Aristotle on Wise and Dumb Labour

For men of experience know the fact but not the why of it; but men of art know the why of it or the cause. It is because of this that we regard also the master-artists of a given craft as more honorable, as possessing understanding to a higher degree, and as wiser than the manual workers, since the former know the causes of the things produced, but the latter are like certain inanimate things which act but do so without understanding that action, as in the case of fire which burns. Inanimate things bring about the effects of their actions by some nature, while manual workers do so through habit which results by practicing. Thus master-artists are considered wiser not in virtue of their ability to do something, but in virtue of having the theory and knowing the causes. 1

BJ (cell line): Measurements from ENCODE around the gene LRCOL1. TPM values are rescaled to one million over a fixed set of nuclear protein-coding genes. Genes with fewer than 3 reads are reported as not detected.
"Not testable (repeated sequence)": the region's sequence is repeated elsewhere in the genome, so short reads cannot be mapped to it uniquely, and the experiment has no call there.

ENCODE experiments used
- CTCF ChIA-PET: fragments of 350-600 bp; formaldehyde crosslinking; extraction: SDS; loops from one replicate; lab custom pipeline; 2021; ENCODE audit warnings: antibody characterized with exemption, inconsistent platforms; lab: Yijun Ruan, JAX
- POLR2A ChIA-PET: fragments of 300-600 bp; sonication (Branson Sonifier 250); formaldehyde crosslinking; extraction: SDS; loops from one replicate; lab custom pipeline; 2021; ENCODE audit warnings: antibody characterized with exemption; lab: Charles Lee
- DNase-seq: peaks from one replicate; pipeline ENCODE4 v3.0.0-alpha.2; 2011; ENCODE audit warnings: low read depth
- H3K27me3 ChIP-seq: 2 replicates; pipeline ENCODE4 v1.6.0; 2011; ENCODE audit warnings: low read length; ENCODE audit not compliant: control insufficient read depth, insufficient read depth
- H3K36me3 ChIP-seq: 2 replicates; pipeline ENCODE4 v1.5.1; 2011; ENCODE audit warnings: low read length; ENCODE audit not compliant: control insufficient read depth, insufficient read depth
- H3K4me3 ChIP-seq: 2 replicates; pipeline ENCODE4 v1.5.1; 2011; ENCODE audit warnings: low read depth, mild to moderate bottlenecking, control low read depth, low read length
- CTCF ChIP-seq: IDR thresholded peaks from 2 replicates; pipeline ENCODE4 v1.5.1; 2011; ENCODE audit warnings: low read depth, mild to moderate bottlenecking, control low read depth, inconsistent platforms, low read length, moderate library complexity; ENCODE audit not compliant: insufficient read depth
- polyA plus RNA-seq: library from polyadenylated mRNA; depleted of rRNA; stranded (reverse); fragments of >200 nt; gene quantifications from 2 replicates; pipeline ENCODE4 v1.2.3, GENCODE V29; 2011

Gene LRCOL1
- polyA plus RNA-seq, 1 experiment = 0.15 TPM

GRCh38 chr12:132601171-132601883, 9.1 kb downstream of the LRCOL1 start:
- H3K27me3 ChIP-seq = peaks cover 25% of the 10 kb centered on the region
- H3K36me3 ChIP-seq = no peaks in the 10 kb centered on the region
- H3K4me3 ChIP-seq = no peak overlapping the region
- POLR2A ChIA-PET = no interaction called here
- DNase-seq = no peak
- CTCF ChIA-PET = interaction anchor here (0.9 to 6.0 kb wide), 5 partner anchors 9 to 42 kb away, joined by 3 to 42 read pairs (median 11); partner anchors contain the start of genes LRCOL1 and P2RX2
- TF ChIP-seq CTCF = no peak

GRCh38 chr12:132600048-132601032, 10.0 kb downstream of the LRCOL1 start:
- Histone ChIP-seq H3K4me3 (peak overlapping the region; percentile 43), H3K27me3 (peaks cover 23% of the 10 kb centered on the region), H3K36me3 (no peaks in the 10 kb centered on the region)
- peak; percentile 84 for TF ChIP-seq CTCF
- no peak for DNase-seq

This is a classic statement of the hierarchical relation between thinking and unthinking dimensions of practice/labour. The habitual character of manual labour, which can proceed without a clear understanding of underlying causes, is contrasted to the superior, conceptually informed practice of the master-artist. In terms of this schema. the field of computational process can only appear as a secondary, utterly dumb and determined space of labour. But does this render it unimportant and secondary?

  1. Aristotle (1973) Metaphysics (trans. Apostle, H.), Bloomington Indiana, Indiana University Press
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